There are many professionals in the world, so competition is fierce. Those dreams of making a lot of money or having a company playground will fade when you must spend hours at your desk and don’t have time to play videogames or sit in a beanbag.
You have to see the profession with realism. It’s beautiful wherever you look at it, but it’s also very demanding. It ‘s almost like being a doctor. You can receive an SMS at 4 a.m. that a server fell, the application stopped working, or there was a security breach. Anything can happen, but those things are fuel for you to train and unleash your creativity. Either you’re the type of person who is happy doing the same thing routinely or you are a restless person who will seek to automate and anticipate every problem in order to keep everything under control and move forward.
In any area of IT, you have the doors open to innovate and create. For me, there is nothing more fun than being able to invent things and solve problems every day.
Did you ever think that you’d made a huge mistake getting into this field?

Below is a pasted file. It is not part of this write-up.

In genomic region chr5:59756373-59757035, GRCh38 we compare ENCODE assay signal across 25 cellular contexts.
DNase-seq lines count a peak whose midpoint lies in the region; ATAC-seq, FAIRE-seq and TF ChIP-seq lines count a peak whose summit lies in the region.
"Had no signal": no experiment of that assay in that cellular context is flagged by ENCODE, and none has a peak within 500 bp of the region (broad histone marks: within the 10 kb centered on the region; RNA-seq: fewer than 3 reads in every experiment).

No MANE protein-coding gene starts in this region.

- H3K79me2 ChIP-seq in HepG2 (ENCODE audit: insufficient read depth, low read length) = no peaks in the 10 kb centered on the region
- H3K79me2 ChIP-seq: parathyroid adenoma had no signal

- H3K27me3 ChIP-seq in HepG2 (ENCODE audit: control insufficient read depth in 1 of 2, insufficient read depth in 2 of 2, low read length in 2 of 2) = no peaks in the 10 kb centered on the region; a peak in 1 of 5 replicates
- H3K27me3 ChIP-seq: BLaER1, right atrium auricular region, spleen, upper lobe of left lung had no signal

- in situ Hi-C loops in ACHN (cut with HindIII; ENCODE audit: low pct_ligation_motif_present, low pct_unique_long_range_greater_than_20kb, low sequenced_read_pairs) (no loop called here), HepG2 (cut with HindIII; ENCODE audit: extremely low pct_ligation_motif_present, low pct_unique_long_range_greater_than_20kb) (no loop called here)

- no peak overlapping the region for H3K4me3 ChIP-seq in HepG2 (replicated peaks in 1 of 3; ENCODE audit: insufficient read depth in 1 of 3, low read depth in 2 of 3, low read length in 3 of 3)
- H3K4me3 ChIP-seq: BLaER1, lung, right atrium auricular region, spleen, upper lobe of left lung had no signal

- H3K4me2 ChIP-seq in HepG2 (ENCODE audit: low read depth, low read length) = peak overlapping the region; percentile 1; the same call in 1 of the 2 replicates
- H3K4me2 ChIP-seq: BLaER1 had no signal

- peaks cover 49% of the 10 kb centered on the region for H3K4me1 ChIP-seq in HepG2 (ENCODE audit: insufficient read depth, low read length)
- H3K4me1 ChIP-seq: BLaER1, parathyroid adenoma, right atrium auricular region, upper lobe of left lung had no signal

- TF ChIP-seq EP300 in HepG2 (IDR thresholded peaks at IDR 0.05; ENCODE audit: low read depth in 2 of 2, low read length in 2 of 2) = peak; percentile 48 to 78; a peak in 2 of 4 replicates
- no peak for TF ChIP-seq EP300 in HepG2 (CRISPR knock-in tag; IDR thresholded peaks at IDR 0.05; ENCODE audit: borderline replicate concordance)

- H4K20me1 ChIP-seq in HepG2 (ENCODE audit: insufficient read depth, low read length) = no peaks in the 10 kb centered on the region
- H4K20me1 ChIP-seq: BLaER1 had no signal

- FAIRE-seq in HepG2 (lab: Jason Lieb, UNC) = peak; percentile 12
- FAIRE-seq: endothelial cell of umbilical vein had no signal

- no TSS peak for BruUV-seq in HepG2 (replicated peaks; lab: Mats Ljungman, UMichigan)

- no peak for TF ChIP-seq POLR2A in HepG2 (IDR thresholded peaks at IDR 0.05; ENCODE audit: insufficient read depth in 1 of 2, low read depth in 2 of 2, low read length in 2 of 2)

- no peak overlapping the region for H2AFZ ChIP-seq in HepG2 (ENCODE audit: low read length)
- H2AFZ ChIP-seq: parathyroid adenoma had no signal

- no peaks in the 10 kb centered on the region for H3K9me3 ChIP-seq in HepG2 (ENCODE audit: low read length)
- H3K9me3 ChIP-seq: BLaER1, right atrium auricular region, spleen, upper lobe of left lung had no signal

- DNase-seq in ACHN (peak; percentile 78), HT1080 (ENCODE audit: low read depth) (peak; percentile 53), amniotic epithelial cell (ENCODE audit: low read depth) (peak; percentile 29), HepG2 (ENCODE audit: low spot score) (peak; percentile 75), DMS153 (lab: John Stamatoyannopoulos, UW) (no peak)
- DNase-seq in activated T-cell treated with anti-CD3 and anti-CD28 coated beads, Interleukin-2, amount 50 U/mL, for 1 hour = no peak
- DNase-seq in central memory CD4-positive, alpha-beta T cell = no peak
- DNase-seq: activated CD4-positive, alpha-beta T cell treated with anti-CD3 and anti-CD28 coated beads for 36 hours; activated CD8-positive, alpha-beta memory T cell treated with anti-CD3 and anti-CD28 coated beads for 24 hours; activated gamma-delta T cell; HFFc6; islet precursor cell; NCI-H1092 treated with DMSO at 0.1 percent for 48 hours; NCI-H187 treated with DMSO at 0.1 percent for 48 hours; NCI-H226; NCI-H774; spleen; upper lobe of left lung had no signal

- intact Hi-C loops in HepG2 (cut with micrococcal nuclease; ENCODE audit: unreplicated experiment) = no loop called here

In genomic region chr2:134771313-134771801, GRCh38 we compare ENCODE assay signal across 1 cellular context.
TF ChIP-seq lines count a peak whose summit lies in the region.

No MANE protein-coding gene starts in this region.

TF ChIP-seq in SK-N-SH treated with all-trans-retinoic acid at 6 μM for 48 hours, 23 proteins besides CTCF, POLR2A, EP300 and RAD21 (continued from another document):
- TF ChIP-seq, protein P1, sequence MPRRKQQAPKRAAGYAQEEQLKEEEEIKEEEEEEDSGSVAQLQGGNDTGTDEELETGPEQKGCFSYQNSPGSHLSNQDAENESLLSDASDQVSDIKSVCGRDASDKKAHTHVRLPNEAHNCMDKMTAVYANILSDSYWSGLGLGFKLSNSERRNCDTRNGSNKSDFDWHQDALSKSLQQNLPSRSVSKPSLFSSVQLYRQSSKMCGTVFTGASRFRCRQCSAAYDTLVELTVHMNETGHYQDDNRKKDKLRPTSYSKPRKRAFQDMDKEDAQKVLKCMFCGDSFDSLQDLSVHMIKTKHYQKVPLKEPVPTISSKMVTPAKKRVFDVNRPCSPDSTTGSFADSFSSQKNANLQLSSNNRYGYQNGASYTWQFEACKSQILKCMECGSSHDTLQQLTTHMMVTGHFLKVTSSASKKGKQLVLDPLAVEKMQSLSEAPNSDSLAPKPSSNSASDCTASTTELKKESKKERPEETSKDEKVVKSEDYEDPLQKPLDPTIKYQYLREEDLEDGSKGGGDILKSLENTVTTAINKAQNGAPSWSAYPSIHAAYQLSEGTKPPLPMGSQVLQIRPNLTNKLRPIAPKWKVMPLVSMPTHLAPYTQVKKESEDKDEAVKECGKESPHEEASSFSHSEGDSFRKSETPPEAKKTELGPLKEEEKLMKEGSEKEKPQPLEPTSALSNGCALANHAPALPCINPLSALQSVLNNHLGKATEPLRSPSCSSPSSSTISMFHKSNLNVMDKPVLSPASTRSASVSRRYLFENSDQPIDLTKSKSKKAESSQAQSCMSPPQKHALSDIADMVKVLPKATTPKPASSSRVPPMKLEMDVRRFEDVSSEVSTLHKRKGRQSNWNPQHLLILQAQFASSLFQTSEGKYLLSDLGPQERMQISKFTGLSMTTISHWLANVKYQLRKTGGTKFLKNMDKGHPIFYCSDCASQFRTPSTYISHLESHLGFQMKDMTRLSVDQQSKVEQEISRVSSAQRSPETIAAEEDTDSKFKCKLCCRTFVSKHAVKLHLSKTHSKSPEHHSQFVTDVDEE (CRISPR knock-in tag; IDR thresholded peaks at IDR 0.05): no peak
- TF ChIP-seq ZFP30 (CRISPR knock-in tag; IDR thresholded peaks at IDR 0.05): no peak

Not at all, and that’s coming from someone who started different universities to try different things (economics, medicine, psychology). But in the end, I stayed with my career. As I said, I’m very curious and have many interests, but I wouldn’t exchange this for anything in the world. It has everything I need in my day to day, even though I had huge setbacks and some difficult times. But it always comes around when you feel passion for what you do.
What mistakes did you make that you think others following in your footsteps could learn from?
I know this may sound contradictory, but it’s a lesson I’ve learned, and I think it is important. As a curious person, I’ve spent a lot of time trying to know everything about IT. The problem is that when you know everything, you don’t know anything. I wasted time putting my attention on many things at the same time. With time, I realized this did not lead me anywhere, and I chose four or five things. Later, I realized that four or five things were still a lot. So, I decided to listen to my inner-self and figure out what I liked the most. I feel nostalgic about programming, but I know IT fulfills me because there’s not a day that doesn’t surprise me.
Who has influenced you the most so far in your programming journey?